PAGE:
Walls and Bridges
nytheatre.com review by Danny Bowes
August 17, 2011
Set in 1974 during John Lennon's “lost weekend” separation from Yoko Ono, and titled after an album he released later that year, Walls and Bridges depicts Lennon, alone in a hotel room, as he's visited by the ghosts of original Beatle Stuart Sutcliffe, his mother Julia, and former Beatles manager Brian Epstein (as well as half of a phone conversation with Paul McCartney, whom we never see, but who is terribly eager to re-form the Beatles). The play is punctuated with Lennon's recordings, which comment on the action.
I'm sure, with Lennon's legendarily biting wit, he could have come up with something clever along the lines of “or the lack thereof,” as very little happens in Walls and Bridges other than the Lennon character soliloquizing about being miserable, or conversing with the various ghosts. In form, Scott Murphy's script resembles Ancient Greek drama in an odd way, with the actions described rather than acted and each new character announced in the manner of “Don't you have a moment for your dead mother?” There's nothing wrong with this choice, but it is a bit curious, with little apparent connection to Lennon or the situation in which it places him. Structurally, the script is a bit loose, in a way that can be salvaged by virtuoso acting.
Therein lies Walls and Bridges' biggest liability, though: its performances. Philip Quinn, as Lennon, neither looks nor sounds a thing like John Lennon, which is fine and not Beatle fan nitpicking, as acting is more than impersonation. But the real Lennon was a fascinating, charismatic presence who pulled every eye in the room his direction—as the abundance of film and video footage of him attests—and while Quinn is given a very difficult task in playing one of the most magnetic personalities in living memory, he falls distinctly short of fulfilling it. His hand gestures are disconnected from his actions or what he's saying, which would be fine if that was the theme of the play, but it's not (or if it is, that meaning is very well hidden). Most unfortunate though is the flatness of Quinn's delivery, which is total and unwavering. I feel a little bad singling Quinn out to this extent, but the entire show hangs on him, and he has to be able to keep it going. Perhaps he would do better with a larger or more responsive audience (ours was small and subdued).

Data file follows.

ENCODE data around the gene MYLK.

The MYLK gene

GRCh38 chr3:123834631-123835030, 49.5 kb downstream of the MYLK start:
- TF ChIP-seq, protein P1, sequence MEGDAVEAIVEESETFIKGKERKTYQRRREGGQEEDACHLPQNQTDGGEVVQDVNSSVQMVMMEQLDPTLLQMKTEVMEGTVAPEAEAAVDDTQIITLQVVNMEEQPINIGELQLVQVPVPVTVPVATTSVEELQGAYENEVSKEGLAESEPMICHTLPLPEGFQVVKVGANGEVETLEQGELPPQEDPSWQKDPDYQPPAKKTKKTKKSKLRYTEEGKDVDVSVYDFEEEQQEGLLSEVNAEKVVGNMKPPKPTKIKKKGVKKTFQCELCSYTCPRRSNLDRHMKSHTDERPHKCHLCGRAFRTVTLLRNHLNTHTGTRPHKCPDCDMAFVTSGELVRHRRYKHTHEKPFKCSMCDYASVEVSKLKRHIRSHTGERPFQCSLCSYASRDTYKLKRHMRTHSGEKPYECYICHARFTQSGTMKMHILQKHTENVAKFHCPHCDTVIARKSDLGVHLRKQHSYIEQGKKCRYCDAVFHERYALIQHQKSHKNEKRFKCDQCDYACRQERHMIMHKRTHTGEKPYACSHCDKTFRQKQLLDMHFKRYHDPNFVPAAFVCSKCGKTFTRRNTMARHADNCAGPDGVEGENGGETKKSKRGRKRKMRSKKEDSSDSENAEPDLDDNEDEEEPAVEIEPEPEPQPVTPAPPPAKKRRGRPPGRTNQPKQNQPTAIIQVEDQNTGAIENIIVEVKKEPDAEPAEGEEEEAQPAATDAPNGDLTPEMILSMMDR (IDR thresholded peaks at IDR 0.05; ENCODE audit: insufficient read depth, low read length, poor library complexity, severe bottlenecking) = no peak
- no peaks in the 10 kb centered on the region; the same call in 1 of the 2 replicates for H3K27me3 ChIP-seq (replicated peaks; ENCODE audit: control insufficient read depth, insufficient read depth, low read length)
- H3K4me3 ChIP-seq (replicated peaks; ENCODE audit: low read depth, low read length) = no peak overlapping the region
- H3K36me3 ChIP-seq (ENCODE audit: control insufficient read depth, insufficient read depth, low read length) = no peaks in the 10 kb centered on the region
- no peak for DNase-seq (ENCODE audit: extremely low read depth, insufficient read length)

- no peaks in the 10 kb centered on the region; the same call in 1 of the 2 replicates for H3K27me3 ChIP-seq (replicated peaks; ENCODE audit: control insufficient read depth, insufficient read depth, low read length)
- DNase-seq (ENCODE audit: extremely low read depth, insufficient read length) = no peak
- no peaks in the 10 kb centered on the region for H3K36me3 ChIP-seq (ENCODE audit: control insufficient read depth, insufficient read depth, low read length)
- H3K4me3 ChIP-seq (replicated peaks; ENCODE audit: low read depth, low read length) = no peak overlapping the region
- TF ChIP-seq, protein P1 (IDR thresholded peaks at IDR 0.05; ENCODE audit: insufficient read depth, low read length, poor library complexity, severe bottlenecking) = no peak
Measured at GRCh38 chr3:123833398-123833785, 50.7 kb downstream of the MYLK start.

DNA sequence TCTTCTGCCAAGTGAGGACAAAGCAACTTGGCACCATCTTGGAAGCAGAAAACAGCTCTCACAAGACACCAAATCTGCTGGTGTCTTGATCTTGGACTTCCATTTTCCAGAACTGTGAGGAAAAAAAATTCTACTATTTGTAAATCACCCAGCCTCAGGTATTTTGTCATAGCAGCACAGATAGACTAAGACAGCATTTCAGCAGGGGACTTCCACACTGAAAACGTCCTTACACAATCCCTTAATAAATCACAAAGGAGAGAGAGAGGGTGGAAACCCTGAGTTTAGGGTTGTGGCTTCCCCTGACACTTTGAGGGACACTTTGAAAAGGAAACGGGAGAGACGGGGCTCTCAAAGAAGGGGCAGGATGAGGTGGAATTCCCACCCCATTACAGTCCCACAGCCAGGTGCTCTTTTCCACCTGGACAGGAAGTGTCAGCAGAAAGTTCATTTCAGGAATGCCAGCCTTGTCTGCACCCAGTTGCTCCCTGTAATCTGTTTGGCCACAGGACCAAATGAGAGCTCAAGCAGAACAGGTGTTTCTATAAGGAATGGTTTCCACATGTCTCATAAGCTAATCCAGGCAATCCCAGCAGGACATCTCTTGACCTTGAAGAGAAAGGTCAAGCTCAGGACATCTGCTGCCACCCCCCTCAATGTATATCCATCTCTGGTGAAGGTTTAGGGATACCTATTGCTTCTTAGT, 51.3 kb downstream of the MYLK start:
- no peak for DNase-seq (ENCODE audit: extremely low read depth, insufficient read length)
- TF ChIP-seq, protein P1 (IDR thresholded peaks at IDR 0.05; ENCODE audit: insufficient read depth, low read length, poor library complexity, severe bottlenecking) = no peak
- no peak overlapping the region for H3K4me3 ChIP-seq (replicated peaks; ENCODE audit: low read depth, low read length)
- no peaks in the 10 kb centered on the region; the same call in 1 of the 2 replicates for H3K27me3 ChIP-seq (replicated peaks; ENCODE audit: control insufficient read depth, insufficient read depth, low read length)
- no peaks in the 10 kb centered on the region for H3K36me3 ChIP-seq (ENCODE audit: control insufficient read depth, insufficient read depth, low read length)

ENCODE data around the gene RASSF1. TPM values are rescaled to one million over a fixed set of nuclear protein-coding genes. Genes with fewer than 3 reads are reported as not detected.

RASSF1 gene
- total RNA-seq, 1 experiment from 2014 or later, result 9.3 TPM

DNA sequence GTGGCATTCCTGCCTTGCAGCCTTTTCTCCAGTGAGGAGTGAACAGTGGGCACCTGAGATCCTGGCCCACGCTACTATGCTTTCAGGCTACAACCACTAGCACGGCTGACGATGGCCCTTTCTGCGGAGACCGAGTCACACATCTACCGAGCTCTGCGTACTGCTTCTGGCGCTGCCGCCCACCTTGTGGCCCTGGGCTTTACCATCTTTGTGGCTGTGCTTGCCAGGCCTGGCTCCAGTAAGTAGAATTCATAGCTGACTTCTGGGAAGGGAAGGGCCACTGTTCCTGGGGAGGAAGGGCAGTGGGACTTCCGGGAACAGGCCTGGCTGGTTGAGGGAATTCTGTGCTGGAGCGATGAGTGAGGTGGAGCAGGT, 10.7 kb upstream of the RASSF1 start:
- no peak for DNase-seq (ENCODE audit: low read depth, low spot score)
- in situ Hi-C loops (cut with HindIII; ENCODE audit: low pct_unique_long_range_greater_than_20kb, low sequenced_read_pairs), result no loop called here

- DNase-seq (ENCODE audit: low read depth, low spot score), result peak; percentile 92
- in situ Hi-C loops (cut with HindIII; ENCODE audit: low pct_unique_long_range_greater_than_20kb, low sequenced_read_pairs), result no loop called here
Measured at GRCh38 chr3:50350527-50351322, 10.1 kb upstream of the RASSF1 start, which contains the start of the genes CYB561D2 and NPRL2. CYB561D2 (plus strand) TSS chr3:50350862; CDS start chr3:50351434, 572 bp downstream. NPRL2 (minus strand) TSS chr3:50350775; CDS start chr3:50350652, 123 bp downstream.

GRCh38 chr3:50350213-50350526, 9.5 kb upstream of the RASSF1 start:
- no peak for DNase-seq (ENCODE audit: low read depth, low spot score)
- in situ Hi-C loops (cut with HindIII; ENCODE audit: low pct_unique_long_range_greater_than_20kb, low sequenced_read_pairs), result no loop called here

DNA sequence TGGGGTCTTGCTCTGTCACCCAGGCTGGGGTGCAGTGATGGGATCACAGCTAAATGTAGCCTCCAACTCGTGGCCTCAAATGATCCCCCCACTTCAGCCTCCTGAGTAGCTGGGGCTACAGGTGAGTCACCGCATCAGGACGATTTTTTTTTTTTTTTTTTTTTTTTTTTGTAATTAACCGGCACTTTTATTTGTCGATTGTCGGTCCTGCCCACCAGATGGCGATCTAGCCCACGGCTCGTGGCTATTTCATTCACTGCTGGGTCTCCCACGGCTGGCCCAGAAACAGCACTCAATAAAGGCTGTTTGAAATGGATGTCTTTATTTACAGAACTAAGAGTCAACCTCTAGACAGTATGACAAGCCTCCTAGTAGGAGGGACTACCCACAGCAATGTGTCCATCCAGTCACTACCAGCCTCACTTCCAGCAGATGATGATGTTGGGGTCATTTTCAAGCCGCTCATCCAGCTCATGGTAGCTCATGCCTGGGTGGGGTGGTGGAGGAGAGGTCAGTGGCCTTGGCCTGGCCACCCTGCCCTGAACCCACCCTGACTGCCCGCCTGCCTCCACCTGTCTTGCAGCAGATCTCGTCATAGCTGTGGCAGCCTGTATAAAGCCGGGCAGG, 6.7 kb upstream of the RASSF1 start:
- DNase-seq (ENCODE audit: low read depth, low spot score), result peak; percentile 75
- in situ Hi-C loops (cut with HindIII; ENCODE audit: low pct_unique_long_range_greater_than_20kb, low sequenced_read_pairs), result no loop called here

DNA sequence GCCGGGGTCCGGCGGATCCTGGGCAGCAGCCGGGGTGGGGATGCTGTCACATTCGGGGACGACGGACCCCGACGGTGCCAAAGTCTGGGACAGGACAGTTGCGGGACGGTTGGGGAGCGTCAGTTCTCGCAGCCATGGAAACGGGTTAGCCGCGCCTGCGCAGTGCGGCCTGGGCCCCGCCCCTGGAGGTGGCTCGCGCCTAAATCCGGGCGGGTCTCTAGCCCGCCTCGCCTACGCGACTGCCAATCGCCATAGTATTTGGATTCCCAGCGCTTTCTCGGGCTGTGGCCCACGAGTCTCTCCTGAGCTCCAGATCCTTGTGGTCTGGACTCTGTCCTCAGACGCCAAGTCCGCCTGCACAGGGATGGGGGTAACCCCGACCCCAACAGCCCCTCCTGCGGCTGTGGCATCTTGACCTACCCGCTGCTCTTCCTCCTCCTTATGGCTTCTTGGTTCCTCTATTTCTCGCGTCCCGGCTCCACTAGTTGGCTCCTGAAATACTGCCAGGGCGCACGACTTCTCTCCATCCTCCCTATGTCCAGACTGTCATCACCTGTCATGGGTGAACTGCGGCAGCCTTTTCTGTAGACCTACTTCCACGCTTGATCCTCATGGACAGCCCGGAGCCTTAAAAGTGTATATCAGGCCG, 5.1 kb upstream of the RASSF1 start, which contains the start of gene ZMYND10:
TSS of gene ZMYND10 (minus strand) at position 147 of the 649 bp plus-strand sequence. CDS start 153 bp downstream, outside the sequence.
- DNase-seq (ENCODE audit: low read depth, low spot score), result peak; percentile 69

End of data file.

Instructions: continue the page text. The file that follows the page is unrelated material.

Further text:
I sincerely hope he does, because Walls and Bridges has potential as a narrative. It's about an interesting subject (Lennon's and the Beatles' popularity didn't exist in a vacuum, they compelled intense interest) and there are some lovely moments throughout, such as when Lennon describes Paul McCartney as “like a sister to me” in a conversation with Stu Sutcliffe (in which role Keir Howard is quite good, and wears a black leather jacket extremely well), the observation that “Imagine” is just “a sugared-up version of 'Working Class Hero'” (which it totally is), and a number of isolated instances in which, due either to the historical context of Richard Nixon's impeachment or a bit of a phone conversation with either Yoko or McCartney, Quinn's Lennon briefly comes alive as the vivid character he was and could be. Sadly, for much of the show, particularly the scene between Lennon and his mother Julia—which is oddly and completely devoid of emotion, especially odd when one considers the wrenching emotion of Lennon's song “Mother,” a segment of which plays after that scene—that sense of immediacy is absent.
However counter-intuitive it may seem about a play whose seeming attraction is to hardcore Beatles and John Lennon fans, I think Walls and Bridges will play better to casual Beatles/Lennon fans than obsessive collectors of triviata about same. The narrative of Lennon's “Lost Weekend” is compelling enough that with a larger, more responsive audience, perhaps the oddly listless and tentative acting would pick up. At the performance I attended, though, Walls and Bridges almost worked, and the frustration it caused was more at it not being better, rather than it being bad. With either less strenuous suspension of disbelief or a touch of brevity, it could be quite good.